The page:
Seeing it there, I needed to swallow. I wasn't sure. I thought I might need to talk myself into it, like a reluctant courter. He played it a little for me and talked about how it was a good piano. Monsieur Baudry is not a "commercial", or a salesperson. He is a master piano technician, a lover of pianos. Whether I buy the least or the most expensive piano is of no concern to him for someone will buy them, every one of them that he presently has, and every one that he will have valued and brought to him, of which about a third will become his own pianos.

"Et s'il y avait un argument pour acheter un piano un crin au-dessus," just a hair better, "il serait quoi?"

Monsieur drew in a breath and began to explain that if I really thought I might wish to own a better piano (and it was starting to become clear that I did) it would be best to make the investment now, if I possibly could, since it would avoid the problems of selling the one I was buying, having it transported and moving a new one in. Beyond the practical aspect, I would, of course, benefit from better quality of construction, greater durability, a finer voice and touch, and a piano I would be happy to have for a very long time. It would be, he said, perhaps, a Sauter, and he rolled one out from a long line of pianos, stored sideways against the studio wall. The most impressive were the grands, ranged on their sides like so many filing cases, wrapped in moving blankets, their legs up on top. He knew which each was, how it sings, to what music it is best suited. They are the pianos he rents for concerts. They are his pianos.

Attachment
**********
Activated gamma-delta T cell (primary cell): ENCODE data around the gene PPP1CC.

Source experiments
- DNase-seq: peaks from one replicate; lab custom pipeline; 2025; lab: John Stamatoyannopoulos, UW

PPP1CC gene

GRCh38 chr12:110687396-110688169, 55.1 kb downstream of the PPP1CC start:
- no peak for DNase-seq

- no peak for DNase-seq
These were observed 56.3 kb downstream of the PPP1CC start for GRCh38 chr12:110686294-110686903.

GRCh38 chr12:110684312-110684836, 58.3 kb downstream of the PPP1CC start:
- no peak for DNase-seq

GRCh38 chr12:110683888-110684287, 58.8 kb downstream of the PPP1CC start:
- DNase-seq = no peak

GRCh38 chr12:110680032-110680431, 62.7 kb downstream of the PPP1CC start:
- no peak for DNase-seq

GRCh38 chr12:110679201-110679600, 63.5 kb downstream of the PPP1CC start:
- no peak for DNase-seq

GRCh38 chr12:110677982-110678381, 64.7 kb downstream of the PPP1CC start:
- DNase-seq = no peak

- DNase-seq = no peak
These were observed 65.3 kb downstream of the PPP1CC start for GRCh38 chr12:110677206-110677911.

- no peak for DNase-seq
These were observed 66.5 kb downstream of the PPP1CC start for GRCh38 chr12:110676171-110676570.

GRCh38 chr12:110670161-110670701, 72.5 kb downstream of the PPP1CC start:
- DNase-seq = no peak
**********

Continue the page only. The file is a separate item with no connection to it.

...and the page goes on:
I looked at it. It was walnut in a satin finish, rustic carvings of nature graced the Chippendale legs, the case and below the keyboard. Audouin would prefer it, I thought. Monsieur began to play it. It was nice. I sat down on the piano bench and looked at its open case, just touching the side of a gleaming 1920s Hamburg Steinway O model, and down along the length of the room, past several Steinway and Bechstein grands to the far wall, letting my gaze run back up the other side, stopping at the half taken apart mahogany upright to my side.

"J'aime ce piano." I stood and moved closer to it.

"Alors, achetez le," he said, raising his shoulders and eyebrows and smiling kindly at me.

"Vous plaisantez," I laughed, joining in the joke. Only it wasn't one. He thought I could. "Alors, il serait combien?"